HARTFORD, Conn., March 5, 2021 — A combination of common medications and treatments can keep some, if not most, COVID-19 patients out of the hospital. That is the information collated from the world’s medical literature and practiced by Connecticut physician, H. Robert Silverstein, MD, Medical Director of The Preventive Medicine Center in Hartford.
Dr. Silverstein has been using this therapy on his COVID-19 patients since June 2020. “These are readily available treatment options available to medical providers which professional medical journals document that we, too, have found to vastly reduce the symptoms and seriousness of the corona virus infection to just a bad cold and rarely anything more,” he says.
Using these treatments, other health care providers and Dr. Silverstein’s patients have successfully avoided hospitalization and recovered from COVID-19. “Others, as well and confirmed by us, have found that these already-available medications when combined, prevented or lessened symptoms and the seriousness of patients’ infections,” he says. “This information should be widely available to providers and their patients in order to engage in a discussion about and/or use of these treatments.”
The medications include:
– Decadron – Also known as dexamethasone or equivalent dose of prednisone (these steroids are similar to the natural stress hormone hydrocortisone produced by the adrenal glands)
– Regeneron 2 IgG antibodies – For outpatients ages above 17, given intravenously within 72 hours of a positive test, within 7 days of symptom onset
– Remdesivir – An IV viral nucleotide analogue for in-hospital use (especially effective when combined with other agents, such as baricitinib: even more effective is lanadelumab with etsevi
– Asmanex/Alvesco asthma inhalers or steroid similars plus another asthma inhibitor Singulair/montelukast (to reduce lung inflammation)
– Stomach acid and cold/viral reducers like Pepcid/famotidine, Halodine/povidone-iodine Nasal Antiseptic liquid packets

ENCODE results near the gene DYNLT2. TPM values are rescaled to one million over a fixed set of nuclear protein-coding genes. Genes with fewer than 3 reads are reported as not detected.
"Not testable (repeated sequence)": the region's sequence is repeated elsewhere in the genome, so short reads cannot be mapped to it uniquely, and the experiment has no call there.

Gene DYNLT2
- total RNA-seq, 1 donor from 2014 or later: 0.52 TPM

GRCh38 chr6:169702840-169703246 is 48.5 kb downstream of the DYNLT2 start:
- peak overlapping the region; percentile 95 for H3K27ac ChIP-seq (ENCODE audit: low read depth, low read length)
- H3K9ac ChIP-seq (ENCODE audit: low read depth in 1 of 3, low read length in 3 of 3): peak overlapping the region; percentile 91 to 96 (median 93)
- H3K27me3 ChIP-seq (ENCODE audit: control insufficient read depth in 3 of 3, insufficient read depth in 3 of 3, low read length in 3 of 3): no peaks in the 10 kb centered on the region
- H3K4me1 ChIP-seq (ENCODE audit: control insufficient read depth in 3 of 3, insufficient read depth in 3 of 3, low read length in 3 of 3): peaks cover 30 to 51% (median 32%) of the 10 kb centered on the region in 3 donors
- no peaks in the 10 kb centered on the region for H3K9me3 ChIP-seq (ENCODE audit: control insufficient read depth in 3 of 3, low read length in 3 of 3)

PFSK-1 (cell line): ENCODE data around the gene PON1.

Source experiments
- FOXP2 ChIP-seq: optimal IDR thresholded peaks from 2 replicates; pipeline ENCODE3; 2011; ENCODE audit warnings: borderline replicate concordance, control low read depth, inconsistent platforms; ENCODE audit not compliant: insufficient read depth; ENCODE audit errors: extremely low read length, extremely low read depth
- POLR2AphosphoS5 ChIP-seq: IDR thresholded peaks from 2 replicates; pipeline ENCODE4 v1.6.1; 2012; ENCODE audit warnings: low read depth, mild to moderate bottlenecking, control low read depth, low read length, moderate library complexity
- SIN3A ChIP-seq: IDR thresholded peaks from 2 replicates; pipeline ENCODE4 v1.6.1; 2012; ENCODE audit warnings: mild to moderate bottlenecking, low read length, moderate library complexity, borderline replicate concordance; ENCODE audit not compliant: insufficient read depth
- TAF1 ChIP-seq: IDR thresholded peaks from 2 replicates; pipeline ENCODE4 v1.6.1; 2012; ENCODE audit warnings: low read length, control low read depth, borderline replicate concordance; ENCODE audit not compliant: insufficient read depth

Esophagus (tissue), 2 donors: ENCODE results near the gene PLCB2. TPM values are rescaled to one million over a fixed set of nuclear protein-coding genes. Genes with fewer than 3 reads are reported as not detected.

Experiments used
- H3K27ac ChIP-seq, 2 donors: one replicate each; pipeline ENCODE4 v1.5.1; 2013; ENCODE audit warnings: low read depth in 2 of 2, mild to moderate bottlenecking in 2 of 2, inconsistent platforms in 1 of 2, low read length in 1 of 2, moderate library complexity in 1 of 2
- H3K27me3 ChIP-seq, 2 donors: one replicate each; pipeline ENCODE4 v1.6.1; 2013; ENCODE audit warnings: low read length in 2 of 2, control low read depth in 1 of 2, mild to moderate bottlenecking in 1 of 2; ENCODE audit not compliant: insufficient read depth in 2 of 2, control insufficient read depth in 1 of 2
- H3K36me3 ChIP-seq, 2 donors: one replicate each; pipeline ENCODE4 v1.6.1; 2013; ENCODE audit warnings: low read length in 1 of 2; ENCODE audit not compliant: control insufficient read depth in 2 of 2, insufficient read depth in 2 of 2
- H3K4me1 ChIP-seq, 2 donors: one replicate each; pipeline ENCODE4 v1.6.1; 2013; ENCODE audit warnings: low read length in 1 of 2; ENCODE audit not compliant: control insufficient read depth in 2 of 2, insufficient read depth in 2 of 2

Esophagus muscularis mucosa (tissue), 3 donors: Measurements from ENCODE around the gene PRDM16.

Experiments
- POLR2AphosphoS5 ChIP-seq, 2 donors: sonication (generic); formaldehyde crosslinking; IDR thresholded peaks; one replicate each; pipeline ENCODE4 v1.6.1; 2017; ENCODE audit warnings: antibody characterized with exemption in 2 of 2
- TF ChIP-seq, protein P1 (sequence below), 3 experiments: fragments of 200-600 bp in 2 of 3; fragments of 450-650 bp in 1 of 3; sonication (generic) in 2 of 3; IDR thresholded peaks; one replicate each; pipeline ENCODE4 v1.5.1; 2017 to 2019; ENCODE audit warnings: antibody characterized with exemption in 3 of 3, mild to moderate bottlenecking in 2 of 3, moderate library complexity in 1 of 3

– Hydroxychloroquine + azithromycin + zinc – Used as an antibiotic and corona virus “ionophore” (now considered acceptable by the AMA)
– Colchicine – An anti-inflammatory gout medicine (to calm general inflammation)
– Ivermectin – Parasite treatment (inhibits host proteins)
– Metformin – A diabetes medicine (effective in women)
– Bystolic – A beta blocker (reduces clotting and “calms” the heart that may be under attack)
– Livalo – For cholesterol lowering (statin)
– Tricor – A triglyceride-blood fat treatment
– Persantin/dipyridamole – An anti-clotting pill
– Low dose aspirin – Also inhibits clotting
– Iloprost (investigational lung blood vessel dilator that results in 79% lower risk of developing severe disease)
Dr. Silverstein learned of a very recently published study of patients in Tlaxcala, Mexico that confirmed his thinking. The aim of that study was to assess the effectiveness of a multidrug-therapy consisting of using ivermectin, azithromycin, montelukast and aspirin = acetylsalicylic acid (called “TNR4” therapy) to prevent hospitalization and death among ambulatory COVID-19 cases. The study was published last month in the International Journal of Infectious Disease.
Nearly 85% of the patients in this study who received the TNR4 recovered within 14 days compared to 59% in the comparison group. The study concluded that the “…. likelihood of recovery within 14 days was 3.4 times greater among the TNR4 group than in the comparison group. Patients treated with TNR4 had a 75% and 81% lower risk of being hospitalized or death, respectively, than the comparison group.” In that article, the TNR4 therapy was shown to improve recovery and death as well as minimize hospitalization of COVID-19 cases.
Dr. Silverstein cautions that this treatment does not keep the unvaccinated from getting the virus. He urges everyone, no matter their age, to continue following the common-sense preventive guidelines – double or KN-95 masking, social distancing, disinfecting contact surfaces, and thorough hand washing, “These are responsible precautions that everyone could do to avoid infection and spreading it to others until vaccinated. I expect them to be a part of our daily lives likely until July, 2021,” he says. He believes people will be effectively immune 10 days after their 1st Pfizer or Moderna vaccination which can nearly normalize societal behavior then. At that point, they are very unlikely to become seriously ill even if infected. If infected, it would feel like a flu and can still be treated with the above. Adequate “total immunity” will essentially follow 10 days after the second injection 28 days after the single Johnson and Johnson vaccine.
About Dr. Silverstein and The Preventive Medicine Center (PMC)
H. Robert Silverstein, MD is a Fellow of the American College of Cardiology and a Fellow of the American College of Preventive Medicine. He founded The Preventive Medicine Center to promote a realistic, supportive, and holistic approach to health: achieving disease prevention and reversal where possible, through a combination of innovative, traditional, and alternative methods. For more information, go to: thepmc.org.